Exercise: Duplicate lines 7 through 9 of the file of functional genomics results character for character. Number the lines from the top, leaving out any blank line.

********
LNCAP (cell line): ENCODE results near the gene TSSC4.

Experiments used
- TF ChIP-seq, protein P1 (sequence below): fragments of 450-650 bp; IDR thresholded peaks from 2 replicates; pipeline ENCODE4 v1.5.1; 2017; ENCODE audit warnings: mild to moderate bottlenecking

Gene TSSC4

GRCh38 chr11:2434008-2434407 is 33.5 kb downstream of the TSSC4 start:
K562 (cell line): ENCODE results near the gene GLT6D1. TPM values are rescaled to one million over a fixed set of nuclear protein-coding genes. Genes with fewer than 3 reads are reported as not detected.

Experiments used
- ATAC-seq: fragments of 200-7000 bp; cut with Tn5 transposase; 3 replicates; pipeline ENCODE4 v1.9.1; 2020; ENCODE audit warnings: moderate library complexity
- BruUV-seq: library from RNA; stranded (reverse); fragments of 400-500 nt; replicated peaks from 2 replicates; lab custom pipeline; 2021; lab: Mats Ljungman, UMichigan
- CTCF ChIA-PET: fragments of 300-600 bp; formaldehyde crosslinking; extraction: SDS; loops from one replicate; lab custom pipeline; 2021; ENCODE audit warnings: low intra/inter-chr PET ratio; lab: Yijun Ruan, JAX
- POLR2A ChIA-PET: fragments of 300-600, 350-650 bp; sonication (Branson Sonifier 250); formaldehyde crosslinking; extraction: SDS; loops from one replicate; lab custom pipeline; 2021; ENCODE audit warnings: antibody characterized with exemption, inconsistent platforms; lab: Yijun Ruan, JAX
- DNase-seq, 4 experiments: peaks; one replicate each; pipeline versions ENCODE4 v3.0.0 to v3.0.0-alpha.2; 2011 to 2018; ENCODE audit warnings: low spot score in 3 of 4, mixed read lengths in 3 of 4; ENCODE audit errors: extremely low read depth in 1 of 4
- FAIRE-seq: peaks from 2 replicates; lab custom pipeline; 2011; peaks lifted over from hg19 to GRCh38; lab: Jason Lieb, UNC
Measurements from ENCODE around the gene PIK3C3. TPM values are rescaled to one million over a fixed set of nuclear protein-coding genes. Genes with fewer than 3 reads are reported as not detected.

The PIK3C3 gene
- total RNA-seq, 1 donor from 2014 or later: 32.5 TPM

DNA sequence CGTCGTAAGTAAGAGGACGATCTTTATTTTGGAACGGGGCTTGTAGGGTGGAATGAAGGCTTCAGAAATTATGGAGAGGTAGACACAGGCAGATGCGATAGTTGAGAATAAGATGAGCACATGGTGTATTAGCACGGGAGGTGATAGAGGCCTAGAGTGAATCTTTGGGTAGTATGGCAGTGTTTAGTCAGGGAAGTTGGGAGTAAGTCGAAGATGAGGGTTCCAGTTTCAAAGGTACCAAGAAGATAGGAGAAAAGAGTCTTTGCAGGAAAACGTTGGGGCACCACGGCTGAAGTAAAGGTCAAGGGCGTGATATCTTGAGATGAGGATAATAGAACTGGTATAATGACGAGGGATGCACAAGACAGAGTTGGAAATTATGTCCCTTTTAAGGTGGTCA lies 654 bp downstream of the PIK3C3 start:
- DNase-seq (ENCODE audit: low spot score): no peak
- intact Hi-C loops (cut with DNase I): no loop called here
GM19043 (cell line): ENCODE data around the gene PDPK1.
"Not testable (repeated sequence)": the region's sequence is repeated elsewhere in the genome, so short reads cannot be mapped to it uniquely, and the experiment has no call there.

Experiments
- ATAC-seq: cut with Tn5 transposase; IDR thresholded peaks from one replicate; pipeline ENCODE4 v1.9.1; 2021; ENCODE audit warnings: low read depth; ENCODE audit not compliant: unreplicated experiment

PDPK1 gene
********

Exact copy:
Experiments used
- ATAC-seq: fragments of 200-7000 bp; cut with Tn5 transposase; 3 replicates; pipeline ENCODE4 v1.9.1; 2020; ENCODE audit warnings: moderate library complexity
- BruUV-seq: library from RNA; stranded (reverse); fragments of 400-500 nt; replicated peaks from 2 replicates; lab custom pipeline; 2021; lab: Mats Ljungman, UMichigan